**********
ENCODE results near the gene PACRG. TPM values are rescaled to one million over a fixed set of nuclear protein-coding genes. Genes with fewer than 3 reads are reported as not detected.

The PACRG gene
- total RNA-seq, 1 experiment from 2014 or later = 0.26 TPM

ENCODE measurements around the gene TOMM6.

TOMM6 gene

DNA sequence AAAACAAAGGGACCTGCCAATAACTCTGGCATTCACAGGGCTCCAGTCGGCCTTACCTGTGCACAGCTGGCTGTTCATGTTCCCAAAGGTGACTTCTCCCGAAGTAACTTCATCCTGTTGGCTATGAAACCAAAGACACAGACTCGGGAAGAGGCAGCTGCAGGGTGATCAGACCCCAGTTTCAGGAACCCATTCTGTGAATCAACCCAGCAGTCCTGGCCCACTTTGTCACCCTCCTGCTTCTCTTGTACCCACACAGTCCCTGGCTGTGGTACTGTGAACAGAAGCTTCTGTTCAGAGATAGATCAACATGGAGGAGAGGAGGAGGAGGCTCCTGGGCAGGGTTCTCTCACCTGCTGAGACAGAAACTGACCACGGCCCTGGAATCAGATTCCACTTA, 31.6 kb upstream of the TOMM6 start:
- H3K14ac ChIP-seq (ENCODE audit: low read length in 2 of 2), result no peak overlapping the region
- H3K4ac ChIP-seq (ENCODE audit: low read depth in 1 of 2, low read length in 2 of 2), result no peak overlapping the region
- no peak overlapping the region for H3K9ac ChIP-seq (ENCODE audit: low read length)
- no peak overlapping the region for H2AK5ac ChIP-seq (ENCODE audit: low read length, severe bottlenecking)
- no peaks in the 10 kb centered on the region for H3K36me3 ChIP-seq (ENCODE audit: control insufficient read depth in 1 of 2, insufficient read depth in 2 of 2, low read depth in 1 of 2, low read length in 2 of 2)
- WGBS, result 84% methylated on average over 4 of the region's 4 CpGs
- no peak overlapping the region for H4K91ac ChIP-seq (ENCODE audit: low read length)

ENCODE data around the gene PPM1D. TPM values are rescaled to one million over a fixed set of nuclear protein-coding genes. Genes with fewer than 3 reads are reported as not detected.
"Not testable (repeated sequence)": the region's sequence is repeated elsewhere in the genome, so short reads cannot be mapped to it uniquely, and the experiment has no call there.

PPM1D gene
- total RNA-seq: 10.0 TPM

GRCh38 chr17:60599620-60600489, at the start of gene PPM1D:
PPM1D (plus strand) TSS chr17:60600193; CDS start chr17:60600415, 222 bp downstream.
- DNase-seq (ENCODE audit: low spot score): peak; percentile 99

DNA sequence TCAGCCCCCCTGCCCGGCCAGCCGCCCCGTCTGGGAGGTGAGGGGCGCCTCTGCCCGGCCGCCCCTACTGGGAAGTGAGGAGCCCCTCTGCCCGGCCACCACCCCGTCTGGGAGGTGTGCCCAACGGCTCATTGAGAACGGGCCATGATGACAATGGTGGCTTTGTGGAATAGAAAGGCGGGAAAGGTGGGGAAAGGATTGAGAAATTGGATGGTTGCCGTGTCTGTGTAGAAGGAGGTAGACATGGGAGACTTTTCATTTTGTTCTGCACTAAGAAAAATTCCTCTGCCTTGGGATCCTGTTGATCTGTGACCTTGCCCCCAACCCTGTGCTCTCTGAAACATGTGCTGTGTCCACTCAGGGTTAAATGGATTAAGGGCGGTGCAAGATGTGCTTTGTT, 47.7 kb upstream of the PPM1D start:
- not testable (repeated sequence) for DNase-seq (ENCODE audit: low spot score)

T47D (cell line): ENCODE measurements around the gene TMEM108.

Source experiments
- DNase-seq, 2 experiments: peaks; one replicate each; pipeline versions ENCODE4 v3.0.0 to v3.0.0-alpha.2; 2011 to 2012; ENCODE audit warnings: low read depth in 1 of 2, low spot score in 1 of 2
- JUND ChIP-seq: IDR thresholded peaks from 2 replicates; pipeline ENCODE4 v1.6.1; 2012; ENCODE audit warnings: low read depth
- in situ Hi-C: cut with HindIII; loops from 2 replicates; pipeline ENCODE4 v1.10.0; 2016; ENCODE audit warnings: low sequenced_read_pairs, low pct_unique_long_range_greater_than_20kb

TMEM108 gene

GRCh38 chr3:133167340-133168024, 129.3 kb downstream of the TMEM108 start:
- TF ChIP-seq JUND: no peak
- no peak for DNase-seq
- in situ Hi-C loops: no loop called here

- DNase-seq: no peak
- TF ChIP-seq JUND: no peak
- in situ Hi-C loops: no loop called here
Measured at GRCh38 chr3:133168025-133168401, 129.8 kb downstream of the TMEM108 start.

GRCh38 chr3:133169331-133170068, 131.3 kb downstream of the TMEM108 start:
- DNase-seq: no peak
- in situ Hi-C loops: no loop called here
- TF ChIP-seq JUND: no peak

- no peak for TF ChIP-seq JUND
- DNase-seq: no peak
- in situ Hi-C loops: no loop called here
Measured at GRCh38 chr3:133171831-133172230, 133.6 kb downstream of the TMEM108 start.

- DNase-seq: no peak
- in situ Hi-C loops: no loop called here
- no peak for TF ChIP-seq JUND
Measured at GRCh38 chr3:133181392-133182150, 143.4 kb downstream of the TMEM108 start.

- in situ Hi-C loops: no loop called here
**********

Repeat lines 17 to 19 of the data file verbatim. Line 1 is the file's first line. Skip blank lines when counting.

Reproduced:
- total RNA-seq: 10.0 TPM

GRCh38 chr17:60599620-60600489, at the start of gene PPM1D:
PPM1D (plus strand) TSS chr17:60600193; CDS start chr17:60600415, 222 bp downstream.